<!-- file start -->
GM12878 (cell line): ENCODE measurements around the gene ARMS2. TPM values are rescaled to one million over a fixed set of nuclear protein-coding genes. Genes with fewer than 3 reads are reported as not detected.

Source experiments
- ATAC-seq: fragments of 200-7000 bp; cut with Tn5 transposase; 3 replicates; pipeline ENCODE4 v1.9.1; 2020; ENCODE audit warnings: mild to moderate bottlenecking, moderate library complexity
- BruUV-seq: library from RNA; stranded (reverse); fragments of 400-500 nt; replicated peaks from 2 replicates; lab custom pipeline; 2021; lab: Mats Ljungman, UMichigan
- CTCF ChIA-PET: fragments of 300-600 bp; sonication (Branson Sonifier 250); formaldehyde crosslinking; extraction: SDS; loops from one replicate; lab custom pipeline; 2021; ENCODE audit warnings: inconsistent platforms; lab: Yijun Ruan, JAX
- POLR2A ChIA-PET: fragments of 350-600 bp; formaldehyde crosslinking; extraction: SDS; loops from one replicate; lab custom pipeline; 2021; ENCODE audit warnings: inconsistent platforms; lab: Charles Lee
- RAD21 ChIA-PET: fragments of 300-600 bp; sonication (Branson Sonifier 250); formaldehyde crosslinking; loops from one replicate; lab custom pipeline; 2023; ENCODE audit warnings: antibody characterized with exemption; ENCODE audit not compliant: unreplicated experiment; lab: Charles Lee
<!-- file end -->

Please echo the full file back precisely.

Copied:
GM12878 (cell line): ENCODE measurements around the gene ARMS2. TPM values are rescaled to one million over a fixed set of nuclear protein-coding genes. Genes with fewer than 3 reads are reported as not detected.

Source experiments
- ATAC-seq: fragments of 200-7000 bp; cut with Tn5 transposase; 3 replicates; pipeline ENCODE4 v1.9.1; 2020; ENCODE audit warnings: mild to moderate bottlenecking, moderate library complexity
- BruUV-seq: library from RNA; stranded (reverse); fragments of 400-500 nt; replicated peaks from 2 replicates; lab custom pipeline; 2021; lab: Mats Ljungman, UMichigan
- CTCF ChIA-PET: fragments of 300-600 bp; sonication (Branson Sonifier 250); formaldehyde crosslinking; extraction: SDS; loops from one replicate; lab custom pipeline; 2021; ENCODE audit warnings: inconsistent platforms; lab: Yijun Ruan, JAX
- POLR2A ChIA-PET: fragments of 350-600 bp; formaldehyde crosslinking; extraction: SDS; loops from one replicate; lab custom pipeline; 2021; ENCODE audit warnings: inconsistent platforms; lab: Charles Lee
- RAD21 ChIA-PET: fragments of 300-600 bp; sonication (Branson Sonifier 250); formaldehyde crosslinking; loops from one replicate; lab custom pipeline; 2023; ENCODE audit warnings: antibody characterized with exemption; ENCODE audit not compliant: unreplicated experiment; lab: Charles Lee